It is a common misconception that healthy eating is expensive. However, with increasing prices on unhealthy food we are beginning to see government intervention to hold companies accountable for the foods they produce. In this article, we delve deeper into how the implementation of taxes is encouraging the nation to opt for healthier food choices.
The World Health Organisation
Healthy eating has been a problem for much of the world for a number of years, but with the recent implementation of government taxes and a plethora of reports being released on the negative impacts of unhealthy food, there have been many organisations calling for change. The World Health Organisation has been at the forefront of the fight to tackle obesity for a number of years and has helped to implement taxes in Denmark on saturated fats, sugar-sweetened soft drinks and an increase in tax on sweets, ice-cream and chocolate of 25% as voted on by the European Commission.
The Soft Drinks Industry Levy
This was adopted by the UK in the fight against obesity as a Levy was then implemented. This tax involved going rates for companies at 24p per litre of drink with more than 8 grams of sugar per 100 millilitres. In addition to this, there is also an 18p tariff per litre of drink that contains between 5-8 grams of sugar per 100g. This was a controversial move by the UK government as part of their Soft Drinks Industry Levy to encourage the production of healthier drinks on the market.
When asked about the results of the Levy the Public Health Minister at the time Steve Brine MP had this to say:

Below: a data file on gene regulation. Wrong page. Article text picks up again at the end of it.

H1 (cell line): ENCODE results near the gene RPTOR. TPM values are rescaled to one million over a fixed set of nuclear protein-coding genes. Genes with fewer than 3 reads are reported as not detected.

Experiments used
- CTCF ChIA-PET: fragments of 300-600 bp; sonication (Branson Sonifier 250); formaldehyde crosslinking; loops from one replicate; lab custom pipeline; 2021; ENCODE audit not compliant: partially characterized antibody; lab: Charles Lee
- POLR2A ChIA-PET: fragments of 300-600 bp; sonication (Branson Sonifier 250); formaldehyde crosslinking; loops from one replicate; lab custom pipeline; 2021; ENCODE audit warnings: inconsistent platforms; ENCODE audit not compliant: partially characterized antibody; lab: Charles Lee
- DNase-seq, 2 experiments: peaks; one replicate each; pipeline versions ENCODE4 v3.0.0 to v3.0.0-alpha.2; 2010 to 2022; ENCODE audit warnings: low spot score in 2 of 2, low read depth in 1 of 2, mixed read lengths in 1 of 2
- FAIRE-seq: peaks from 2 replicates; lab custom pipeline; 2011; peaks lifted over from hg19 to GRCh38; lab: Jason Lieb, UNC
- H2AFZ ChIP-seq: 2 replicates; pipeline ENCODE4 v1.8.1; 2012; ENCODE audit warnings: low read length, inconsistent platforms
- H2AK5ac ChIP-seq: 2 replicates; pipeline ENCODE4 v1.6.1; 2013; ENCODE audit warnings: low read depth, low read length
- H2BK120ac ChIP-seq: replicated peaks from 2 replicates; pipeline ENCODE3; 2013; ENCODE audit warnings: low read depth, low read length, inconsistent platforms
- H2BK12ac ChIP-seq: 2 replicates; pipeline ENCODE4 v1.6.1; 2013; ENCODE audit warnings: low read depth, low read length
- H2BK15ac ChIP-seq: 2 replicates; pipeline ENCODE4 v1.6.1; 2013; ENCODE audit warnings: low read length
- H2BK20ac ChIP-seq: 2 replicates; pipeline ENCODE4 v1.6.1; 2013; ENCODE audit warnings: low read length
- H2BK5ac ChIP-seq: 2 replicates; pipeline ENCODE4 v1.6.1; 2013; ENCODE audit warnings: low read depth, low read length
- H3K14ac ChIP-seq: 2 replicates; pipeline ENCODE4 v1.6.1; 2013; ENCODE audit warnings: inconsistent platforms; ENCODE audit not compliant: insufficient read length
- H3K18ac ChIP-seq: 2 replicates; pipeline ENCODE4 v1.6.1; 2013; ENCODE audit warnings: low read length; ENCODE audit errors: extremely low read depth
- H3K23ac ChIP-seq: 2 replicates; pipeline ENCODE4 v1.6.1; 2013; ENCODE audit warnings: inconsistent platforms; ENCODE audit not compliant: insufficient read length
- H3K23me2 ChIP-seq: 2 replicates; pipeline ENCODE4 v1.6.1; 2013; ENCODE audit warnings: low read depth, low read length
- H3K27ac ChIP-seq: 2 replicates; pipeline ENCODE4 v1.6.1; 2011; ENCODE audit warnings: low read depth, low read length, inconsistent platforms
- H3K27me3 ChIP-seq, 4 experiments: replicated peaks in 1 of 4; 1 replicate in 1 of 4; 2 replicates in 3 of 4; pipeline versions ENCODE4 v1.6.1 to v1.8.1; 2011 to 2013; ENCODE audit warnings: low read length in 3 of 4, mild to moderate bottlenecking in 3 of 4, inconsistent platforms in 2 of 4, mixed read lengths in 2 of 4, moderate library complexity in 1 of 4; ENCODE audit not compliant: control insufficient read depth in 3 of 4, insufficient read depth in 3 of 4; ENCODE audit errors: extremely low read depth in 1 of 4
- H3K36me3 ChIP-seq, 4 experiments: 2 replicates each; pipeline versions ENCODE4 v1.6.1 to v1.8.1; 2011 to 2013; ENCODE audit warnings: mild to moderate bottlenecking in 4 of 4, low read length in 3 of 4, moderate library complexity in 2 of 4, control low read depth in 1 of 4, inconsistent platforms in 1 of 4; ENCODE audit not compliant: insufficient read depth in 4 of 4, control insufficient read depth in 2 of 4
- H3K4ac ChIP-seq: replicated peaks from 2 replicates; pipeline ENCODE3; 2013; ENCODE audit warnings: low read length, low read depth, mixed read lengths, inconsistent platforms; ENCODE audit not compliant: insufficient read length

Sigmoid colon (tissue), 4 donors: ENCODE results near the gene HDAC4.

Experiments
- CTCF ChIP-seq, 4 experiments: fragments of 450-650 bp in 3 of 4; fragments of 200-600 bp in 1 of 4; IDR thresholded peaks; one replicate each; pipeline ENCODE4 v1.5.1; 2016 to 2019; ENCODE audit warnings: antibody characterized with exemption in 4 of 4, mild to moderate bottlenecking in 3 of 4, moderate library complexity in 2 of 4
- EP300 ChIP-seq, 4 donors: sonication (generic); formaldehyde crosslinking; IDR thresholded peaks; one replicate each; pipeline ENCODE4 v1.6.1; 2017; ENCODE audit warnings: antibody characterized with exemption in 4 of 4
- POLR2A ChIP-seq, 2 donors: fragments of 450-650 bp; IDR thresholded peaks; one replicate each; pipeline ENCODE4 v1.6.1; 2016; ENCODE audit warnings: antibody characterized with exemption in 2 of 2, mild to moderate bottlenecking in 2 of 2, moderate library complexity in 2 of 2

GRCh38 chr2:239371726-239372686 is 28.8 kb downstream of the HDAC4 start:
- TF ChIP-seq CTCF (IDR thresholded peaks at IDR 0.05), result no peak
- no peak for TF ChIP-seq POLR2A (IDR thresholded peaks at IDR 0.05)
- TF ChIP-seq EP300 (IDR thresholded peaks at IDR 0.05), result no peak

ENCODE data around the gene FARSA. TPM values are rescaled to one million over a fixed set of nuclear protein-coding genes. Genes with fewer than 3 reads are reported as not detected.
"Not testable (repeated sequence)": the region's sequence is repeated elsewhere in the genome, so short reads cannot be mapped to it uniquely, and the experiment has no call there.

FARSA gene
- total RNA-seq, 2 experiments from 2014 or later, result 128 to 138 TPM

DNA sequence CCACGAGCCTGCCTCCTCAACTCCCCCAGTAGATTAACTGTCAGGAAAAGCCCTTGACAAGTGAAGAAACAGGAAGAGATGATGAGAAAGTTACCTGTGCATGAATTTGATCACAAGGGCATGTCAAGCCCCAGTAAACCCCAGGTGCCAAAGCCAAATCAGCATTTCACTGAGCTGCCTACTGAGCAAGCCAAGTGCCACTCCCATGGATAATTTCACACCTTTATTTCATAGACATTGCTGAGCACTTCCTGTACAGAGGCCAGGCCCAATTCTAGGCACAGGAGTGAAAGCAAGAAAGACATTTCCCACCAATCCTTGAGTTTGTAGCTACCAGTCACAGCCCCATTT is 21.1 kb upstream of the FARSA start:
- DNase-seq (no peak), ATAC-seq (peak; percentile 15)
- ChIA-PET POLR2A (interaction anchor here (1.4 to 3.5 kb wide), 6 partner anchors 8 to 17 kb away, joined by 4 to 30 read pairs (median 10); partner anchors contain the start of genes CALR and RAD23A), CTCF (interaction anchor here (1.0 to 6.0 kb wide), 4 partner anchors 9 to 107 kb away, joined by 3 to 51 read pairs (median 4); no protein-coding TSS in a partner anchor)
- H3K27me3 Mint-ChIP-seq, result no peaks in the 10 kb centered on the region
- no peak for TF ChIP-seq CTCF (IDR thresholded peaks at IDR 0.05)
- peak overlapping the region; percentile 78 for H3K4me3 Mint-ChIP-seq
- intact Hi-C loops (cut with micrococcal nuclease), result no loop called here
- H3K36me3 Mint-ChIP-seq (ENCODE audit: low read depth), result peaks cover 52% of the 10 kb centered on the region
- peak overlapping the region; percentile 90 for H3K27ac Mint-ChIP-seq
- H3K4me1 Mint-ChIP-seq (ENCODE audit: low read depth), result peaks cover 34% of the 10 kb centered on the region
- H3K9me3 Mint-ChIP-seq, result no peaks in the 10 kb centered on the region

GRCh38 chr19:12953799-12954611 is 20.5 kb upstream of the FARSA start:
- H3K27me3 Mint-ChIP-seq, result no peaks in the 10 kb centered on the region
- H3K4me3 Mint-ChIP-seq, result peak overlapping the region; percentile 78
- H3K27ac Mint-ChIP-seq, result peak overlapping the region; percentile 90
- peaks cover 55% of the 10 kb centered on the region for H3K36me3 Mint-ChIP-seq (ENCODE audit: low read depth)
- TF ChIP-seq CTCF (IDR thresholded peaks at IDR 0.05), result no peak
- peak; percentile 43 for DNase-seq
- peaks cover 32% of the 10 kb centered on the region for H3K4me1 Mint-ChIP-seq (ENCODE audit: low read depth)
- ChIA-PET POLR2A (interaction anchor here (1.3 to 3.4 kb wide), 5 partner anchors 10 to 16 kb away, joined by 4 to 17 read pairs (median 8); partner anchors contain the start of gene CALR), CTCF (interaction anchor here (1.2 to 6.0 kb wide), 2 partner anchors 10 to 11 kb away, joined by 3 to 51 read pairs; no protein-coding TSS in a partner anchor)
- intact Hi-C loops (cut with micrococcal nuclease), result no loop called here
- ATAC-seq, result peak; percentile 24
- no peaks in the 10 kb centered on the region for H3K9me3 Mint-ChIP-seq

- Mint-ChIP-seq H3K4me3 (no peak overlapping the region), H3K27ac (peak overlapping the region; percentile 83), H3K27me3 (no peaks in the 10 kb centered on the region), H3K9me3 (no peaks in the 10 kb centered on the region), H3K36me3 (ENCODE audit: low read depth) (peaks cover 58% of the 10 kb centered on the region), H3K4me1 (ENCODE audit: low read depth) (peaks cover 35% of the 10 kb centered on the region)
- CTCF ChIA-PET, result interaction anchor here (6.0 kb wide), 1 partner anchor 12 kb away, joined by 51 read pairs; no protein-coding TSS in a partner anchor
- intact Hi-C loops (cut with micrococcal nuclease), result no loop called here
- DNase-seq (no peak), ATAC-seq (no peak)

“The progress made so far on our obesity plan is promising – but with one in three children still leaving primary school overweight or obese, we have not ruled out doing more in the future.”
This is then indicated by the increased focus on the growing obesity problem in the UK and helping to encourage healthy eating in children as well as a healthier lifestyle for adults.
The Royal Society for Public Health
Since the implementation of this Sugar Tax, the Royal Society For Public Health has been calling for better regulations surrounding the placement of fast food establishment on the route home from schools. With recent studies showing an 80% backing from the public to remove fast food advertisements from outside the school gates as well as a ban placed on unhealthy fast food outlets from within a 5-minute walk of school gates in order to tackle the growing issue of childhood obesity. Though these changes are just being talked about at this time, it could be a perfect opportunity for improving your diet on a budget as this will encourage healthier eating for the family on the route home from school.
The RSPH is also working to encourage children and parents to work together for a healthier lifestyle. With recommendations to the Department Of Transport surrounding the cost of zebra crossings as well as recommendations surrounding a school streets scheme to help transform the roads outside of schools to encourage children to walk to and from school. This is all part of the bigger picture to tackle obesity in children as well as adults as part of the Change4life program.
The Sugar Tax
The sugar tax was part of a much larger plan to achieve a reduction of 20% by 2020 under the Sugar Reduction and Wider Reformulation. This plan particularly applies to the confectionery industry for chocolate and other sweets that are high in sugar content. Though this Sugar Tax has been implemented, it is important to note that sugary soft drinks are not covered by the sugar reduction program as they are instead covered by the Soft Drinks Industry Levy.
With this in mind, there is reason to suggest that the British government will continue to implement changes that can contribute to a healthier lifestyle for the UK as a whole. Whether this will be in the form of a government scheme similar to those listed above, or a new law passed in parliament, only time will tell as to how the British Government will tackle this growing problem.